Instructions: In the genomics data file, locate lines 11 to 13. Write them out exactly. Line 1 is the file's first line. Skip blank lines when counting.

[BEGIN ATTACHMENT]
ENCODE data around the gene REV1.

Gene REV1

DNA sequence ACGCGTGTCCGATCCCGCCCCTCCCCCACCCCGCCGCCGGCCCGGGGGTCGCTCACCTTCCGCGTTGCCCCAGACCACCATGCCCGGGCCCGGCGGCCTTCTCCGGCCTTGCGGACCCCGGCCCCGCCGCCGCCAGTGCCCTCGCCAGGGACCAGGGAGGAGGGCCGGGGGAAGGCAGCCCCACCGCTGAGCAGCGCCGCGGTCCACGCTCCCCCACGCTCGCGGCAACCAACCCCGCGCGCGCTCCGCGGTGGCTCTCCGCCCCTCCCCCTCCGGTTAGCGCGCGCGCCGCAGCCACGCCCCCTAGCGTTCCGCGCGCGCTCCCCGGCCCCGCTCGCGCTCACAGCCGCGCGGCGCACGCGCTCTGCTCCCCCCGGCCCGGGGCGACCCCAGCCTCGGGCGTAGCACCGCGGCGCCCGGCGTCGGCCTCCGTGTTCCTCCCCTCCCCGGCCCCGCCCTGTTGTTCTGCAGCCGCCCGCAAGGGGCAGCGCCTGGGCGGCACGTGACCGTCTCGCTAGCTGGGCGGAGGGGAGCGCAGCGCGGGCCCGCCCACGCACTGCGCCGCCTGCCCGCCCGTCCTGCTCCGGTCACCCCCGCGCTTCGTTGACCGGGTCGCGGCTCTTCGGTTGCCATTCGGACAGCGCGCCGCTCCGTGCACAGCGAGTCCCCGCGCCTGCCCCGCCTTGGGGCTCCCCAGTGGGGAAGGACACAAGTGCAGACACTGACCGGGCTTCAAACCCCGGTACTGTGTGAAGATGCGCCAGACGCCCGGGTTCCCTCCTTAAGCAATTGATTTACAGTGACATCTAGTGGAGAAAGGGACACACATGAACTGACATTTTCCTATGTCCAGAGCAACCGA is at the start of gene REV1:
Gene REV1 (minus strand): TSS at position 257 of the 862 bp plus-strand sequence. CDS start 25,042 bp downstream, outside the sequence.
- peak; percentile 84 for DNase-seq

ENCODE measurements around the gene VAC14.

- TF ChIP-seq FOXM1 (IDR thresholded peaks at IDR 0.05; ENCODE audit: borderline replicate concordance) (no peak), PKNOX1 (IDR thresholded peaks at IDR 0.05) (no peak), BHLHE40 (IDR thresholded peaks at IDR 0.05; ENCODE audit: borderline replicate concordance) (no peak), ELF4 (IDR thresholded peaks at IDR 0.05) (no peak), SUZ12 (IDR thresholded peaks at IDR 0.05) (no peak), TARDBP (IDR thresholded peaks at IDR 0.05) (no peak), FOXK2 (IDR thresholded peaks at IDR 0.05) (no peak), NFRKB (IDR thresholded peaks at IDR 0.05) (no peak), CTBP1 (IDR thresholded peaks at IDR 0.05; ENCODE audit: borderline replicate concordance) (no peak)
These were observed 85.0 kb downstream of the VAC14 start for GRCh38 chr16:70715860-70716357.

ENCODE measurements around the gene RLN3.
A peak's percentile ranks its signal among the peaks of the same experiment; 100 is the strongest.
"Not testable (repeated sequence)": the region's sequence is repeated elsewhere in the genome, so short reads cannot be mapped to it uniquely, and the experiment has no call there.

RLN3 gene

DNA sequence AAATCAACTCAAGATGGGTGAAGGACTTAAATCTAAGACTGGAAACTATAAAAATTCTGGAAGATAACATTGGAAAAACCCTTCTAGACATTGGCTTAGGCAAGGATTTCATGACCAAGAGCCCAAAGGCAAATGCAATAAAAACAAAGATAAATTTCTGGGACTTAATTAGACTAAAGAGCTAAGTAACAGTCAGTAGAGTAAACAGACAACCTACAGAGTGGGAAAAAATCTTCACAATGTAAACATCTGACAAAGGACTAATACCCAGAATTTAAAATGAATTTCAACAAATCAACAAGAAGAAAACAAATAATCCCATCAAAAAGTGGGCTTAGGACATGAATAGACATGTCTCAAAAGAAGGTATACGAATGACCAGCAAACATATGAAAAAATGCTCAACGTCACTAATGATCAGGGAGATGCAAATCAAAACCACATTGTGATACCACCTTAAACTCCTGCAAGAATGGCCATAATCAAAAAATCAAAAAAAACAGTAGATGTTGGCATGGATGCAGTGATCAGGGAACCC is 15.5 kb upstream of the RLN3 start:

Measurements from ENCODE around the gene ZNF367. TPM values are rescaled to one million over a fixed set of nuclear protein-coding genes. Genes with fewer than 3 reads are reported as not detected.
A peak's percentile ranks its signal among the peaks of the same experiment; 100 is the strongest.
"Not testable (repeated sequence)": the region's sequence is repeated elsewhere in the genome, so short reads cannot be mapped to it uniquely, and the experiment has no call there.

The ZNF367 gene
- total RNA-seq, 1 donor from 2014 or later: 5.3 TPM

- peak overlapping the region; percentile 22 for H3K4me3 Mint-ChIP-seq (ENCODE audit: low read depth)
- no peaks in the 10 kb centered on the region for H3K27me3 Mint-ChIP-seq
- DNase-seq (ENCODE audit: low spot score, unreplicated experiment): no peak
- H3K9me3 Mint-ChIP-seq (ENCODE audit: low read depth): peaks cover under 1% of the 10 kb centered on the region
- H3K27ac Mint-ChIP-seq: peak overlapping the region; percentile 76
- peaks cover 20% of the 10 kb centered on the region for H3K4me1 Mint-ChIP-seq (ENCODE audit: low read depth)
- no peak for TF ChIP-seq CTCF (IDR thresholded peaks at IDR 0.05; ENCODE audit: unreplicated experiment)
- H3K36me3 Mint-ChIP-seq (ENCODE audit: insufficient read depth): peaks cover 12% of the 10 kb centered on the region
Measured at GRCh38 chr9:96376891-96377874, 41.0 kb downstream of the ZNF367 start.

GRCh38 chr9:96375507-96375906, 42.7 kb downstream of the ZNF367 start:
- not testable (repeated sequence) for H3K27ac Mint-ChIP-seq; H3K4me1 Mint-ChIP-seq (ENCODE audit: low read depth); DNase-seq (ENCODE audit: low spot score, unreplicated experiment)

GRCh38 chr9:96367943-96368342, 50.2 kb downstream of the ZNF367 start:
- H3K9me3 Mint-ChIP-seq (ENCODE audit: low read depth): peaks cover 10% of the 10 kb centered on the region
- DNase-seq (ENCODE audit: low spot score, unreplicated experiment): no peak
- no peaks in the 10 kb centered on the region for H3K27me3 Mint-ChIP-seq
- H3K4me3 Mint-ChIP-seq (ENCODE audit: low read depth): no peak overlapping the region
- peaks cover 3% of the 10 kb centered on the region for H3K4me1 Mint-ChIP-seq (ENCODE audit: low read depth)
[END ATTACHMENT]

"Not testable (repeated sequence)": the region's sequence is repeated elsewhere in the genome, so short reads cannot be mapped to it uniquely, and the experiment has no call there.

RLN3 gene

DNA sequence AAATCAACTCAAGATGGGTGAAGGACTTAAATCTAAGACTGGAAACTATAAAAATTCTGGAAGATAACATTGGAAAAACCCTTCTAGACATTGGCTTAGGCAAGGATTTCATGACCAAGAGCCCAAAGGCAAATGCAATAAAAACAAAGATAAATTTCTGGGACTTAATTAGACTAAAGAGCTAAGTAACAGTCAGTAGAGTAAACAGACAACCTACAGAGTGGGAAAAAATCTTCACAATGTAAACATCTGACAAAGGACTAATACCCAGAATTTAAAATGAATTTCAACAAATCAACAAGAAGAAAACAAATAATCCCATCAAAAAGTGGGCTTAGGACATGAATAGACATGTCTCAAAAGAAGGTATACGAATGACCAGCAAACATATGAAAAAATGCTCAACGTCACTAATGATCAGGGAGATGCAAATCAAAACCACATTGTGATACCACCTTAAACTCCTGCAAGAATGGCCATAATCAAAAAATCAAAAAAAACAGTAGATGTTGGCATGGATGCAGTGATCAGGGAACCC is 15.5 kb upstream of the RLN3 start: